NAIROBI: Somali police have arrested a journalist who criticised the jailing of a colleague and a woman he interviewed who said she was raped by security forces, colleagues and rights groups said Tuesday.
Daud Abdi Daud, who works for Radio Kulmiye, was arrested on February 5 shortly after speaking out at the sentencing for one year of reporter Abdiaziz Abdinuur and the alleged rape victim he interviewed.
The initial case sparked international alarm and widespread criticism, with United Nations chief Ban Ki-moon saying he was "deeply disappointed".
But since then rights groups and Somalia's journalist union have warned security forces have continued to crack down on the media.
Human Rights Watch, quoting credible sources, said Daud had spoken out following the sentencing of his colleague and the woman "saying that journalists have the right to interview people."
On Monday, Daud was transferred from police custody to the central prison in Somalia's capital Mogadishu, HRW added.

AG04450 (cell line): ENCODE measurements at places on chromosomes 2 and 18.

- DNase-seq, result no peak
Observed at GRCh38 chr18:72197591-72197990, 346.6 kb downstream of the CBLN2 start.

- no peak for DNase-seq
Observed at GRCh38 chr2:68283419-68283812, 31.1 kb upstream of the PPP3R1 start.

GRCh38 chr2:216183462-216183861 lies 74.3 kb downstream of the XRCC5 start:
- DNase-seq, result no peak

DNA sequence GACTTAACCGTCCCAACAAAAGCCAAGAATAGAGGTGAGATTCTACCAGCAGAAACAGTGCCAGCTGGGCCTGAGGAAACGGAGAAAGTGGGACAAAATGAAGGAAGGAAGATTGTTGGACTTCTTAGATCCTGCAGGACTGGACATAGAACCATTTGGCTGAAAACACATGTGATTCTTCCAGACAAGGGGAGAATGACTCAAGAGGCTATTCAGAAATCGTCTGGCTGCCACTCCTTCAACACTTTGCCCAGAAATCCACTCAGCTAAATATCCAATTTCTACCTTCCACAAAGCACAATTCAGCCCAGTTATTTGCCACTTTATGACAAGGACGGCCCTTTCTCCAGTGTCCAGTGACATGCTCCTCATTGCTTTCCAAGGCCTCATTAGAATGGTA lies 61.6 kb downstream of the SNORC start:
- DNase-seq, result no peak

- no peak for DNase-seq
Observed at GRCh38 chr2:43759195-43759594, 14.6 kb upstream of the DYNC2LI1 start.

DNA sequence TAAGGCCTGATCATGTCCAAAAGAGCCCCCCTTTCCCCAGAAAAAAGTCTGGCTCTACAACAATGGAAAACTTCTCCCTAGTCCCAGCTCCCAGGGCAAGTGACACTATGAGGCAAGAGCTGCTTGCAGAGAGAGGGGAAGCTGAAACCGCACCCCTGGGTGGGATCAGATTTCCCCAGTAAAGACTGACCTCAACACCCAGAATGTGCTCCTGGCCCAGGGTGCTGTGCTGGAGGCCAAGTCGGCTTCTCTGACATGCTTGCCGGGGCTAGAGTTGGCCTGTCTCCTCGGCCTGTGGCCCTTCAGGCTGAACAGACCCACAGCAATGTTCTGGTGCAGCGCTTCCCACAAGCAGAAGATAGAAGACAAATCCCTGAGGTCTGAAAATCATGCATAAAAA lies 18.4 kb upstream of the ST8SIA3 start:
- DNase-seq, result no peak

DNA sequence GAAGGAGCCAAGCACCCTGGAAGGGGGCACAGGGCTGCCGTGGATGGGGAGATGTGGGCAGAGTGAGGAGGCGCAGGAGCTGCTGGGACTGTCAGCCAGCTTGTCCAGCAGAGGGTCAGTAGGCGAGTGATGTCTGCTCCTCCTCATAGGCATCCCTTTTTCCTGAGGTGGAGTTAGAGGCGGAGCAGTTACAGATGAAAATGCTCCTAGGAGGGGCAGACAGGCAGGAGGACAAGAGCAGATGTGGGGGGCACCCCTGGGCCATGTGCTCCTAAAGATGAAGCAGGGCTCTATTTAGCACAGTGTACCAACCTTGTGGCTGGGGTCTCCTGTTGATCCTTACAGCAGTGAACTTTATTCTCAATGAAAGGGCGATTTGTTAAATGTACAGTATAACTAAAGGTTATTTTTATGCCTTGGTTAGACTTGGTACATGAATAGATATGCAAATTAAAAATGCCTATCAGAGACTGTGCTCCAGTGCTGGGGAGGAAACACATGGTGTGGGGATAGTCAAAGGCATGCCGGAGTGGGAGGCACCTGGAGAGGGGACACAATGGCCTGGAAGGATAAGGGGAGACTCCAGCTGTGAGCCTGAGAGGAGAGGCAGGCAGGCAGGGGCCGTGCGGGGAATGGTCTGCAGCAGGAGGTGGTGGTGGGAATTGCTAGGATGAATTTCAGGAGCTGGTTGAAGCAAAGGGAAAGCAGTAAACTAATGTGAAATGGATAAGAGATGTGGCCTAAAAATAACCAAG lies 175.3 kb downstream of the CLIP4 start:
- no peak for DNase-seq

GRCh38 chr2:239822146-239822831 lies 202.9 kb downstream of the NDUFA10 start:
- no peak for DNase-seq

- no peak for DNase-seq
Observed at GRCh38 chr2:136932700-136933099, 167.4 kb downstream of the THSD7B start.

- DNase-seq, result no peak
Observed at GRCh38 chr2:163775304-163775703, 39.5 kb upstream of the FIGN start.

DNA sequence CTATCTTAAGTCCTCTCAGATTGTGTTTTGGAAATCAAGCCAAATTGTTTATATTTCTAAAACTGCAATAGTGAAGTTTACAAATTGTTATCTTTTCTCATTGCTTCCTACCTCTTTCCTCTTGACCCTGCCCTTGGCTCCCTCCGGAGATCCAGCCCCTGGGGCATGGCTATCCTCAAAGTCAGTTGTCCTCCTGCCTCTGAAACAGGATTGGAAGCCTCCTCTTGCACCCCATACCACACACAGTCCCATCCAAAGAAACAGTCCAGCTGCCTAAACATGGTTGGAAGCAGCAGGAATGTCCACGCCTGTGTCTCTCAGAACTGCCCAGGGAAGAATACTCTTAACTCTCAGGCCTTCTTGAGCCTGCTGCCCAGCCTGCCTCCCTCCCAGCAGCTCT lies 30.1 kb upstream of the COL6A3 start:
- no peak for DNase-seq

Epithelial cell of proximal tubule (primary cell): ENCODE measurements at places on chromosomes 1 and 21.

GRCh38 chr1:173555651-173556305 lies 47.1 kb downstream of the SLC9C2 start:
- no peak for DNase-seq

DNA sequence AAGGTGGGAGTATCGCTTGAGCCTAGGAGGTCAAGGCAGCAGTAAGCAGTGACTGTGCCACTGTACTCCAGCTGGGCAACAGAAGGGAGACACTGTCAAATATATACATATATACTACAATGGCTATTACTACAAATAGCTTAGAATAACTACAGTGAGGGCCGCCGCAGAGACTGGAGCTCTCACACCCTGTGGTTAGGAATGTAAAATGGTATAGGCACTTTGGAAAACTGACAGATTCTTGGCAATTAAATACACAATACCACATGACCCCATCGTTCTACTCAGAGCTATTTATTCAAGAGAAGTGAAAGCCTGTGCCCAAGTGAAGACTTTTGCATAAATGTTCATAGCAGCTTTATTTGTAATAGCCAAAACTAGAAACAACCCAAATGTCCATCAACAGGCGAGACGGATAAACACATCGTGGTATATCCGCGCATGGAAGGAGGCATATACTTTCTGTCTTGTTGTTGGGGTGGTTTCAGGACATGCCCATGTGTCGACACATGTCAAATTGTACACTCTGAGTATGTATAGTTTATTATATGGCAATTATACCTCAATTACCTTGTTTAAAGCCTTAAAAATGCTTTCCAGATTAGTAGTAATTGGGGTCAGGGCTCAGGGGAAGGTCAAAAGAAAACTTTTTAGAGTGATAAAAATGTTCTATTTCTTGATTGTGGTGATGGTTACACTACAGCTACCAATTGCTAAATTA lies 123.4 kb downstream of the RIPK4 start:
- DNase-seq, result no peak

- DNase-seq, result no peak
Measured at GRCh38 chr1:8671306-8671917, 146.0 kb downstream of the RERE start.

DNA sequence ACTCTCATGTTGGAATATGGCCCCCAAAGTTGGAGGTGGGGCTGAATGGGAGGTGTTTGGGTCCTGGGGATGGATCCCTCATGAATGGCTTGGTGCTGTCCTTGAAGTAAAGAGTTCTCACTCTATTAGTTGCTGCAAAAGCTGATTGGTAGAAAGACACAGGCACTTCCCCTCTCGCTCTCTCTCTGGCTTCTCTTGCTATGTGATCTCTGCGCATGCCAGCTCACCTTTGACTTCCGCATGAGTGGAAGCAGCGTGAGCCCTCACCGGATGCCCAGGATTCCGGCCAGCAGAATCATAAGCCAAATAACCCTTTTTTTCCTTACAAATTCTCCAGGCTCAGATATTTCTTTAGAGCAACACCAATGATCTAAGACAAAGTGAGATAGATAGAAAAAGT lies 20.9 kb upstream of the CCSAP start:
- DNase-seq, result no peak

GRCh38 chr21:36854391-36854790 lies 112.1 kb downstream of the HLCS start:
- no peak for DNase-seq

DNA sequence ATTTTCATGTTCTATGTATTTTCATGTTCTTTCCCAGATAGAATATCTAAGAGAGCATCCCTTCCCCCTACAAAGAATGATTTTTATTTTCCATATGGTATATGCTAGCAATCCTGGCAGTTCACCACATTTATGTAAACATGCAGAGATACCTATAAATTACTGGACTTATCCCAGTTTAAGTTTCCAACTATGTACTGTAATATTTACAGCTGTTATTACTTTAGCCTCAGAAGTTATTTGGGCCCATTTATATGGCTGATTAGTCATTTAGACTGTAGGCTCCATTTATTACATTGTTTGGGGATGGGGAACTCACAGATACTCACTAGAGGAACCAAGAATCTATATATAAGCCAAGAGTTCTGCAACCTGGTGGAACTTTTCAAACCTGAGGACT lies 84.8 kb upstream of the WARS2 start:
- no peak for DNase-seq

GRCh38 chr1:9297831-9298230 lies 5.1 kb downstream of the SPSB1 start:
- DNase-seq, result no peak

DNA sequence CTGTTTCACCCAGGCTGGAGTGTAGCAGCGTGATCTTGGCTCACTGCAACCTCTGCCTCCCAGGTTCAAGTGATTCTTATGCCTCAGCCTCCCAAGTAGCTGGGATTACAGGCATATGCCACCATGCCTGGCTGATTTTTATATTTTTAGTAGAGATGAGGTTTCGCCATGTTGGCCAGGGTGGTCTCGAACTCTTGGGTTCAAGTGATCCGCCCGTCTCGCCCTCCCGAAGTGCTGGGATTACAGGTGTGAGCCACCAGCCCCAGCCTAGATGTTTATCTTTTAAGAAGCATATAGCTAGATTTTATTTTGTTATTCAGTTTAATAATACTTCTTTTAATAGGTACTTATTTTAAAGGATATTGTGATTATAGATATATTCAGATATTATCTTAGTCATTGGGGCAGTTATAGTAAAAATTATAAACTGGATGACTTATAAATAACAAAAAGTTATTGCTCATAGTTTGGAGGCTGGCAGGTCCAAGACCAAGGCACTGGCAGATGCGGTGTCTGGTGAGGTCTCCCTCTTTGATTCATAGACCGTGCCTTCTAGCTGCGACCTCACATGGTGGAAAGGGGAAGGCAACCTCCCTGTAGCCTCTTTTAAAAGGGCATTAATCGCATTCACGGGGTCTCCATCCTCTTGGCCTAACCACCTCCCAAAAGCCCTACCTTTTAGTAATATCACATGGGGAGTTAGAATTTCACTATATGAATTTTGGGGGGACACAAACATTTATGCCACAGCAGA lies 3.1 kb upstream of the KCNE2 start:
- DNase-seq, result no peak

Mohamed Ibrahim, head of Somali's journalist union, said he was "outraged by the arbitrary arrests, threats and intimidations" against journalists following the case.
"We call for the Somali government to urgently release Daud and quash the conviction of Abdinuur, and come up with mechanism that guarantees free and independent media," Ibrahim added.
Abdinuur and the woman were jailed for insulting state institutions, even though the journalist did not broadcast a story about the case.
The court deemed the woman's story to be false after a midwife conducted a "finger test" to see if she had been raped, a practice HRW said was an "unscientific and degrading practice that has long been discredited."
Amnesty International, the Committee to Protect Journalists and HRW said in a joint statement the initial case is "linked to increasing media attention given to the high levels of rape" including by security forces, in Somalia.
"Detaining Daud Abdi without charge is sending a broader message to journalists to stay silent," said Leslie Lefkow, HRW's deputy Africa director added in a statement on Tuesday.
"The authorities should charge or release him, but they should not be shutting down free expression by jailing journalists and throwing away the key."
Somalia has been ravaged by conflict since 1991, but a new UN-backed government took power in September ending eight years of transitional rule by a corruption-riddled government.
Many have said the new government offers the most serious hope for stability since the fall of dictator Mohamed Siad Barre in 1991.